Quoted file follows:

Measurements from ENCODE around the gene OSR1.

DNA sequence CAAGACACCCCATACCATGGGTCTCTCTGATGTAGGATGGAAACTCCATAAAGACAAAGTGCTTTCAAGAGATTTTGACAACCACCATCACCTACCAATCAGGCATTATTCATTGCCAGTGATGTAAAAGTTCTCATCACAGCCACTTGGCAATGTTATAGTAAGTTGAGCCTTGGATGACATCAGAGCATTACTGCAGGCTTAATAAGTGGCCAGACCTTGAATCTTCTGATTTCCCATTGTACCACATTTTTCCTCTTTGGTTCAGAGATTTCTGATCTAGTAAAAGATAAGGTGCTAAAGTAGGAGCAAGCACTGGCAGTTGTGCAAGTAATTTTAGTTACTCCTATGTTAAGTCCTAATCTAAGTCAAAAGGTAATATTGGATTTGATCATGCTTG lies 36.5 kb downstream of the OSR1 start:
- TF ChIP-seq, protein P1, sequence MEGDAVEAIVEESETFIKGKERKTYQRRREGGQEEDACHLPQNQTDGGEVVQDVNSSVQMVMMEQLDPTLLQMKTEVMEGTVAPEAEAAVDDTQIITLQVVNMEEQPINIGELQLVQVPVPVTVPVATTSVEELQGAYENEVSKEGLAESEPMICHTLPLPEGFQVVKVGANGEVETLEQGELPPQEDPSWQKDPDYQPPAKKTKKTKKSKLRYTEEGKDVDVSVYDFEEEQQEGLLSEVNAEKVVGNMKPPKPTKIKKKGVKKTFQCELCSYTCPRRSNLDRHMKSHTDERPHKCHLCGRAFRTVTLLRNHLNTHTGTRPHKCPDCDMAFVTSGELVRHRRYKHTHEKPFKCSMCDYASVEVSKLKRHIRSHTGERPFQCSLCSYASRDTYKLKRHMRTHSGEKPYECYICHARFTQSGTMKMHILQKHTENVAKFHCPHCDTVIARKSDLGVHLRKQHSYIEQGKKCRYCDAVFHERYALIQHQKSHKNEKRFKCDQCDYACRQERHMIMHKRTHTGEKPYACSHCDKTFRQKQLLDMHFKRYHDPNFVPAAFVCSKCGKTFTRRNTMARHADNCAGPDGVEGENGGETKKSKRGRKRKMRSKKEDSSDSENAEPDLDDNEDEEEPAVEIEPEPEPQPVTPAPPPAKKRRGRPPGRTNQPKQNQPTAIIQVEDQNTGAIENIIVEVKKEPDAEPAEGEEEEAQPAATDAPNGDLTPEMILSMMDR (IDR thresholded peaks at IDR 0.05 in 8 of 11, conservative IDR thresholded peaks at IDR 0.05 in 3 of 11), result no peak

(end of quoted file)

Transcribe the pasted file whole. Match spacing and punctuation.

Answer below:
Measurements from ENCODE around the gene OSR1.

DNA sequence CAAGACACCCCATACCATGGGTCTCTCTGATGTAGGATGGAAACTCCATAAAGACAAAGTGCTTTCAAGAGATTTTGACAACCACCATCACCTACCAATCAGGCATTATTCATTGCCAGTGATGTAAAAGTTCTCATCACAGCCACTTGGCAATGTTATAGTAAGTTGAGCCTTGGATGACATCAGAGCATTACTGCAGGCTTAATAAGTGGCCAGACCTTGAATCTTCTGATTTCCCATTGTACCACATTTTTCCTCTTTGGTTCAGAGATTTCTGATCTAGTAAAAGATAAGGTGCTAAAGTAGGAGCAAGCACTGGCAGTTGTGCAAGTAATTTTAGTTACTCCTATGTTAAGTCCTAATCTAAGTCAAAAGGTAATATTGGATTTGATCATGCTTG lies 36.5 kb downstream of the OSR1 start:
- TF ChIP-seq, protein P1, sequence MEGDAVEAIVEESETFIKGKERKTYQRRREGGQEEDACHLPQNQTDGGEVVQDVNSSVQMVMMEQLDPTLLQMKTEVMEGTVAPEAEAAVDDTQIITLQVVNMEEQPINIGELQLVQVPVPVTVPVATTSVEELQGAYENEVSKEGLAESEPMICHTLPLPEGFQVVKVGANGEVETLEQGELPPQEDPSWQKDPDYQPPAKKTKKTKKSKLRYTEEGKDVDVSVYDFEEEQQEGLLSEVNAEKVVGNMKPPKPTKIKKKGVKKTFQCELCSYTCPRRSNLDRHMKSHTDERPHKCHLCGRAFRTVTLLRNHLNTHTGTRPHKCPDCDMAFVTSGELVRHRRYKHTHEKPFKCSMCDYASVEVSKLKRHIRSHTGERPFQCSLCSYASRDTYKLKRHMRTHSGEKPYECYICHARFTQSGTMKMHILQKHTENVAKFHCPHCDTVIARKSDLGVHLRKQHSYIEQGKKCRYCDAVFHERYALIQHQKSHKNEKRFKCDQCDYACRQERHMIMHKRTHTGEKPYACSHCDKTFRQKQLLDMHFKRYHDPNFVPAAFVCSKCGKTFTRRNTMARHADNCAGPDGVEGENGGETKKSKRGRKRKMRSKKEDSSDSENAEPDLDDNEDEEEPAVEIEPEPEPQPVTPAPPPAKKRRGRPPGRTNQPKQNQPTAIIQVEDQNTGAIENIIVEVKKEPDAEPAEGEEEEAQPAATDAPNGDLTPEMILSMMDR (IDR thresholded peaks at IDR 0.05 in 8 of 11, conservative IDR thresholded peaks at IDR 0.05 in 3 of 11), result no peak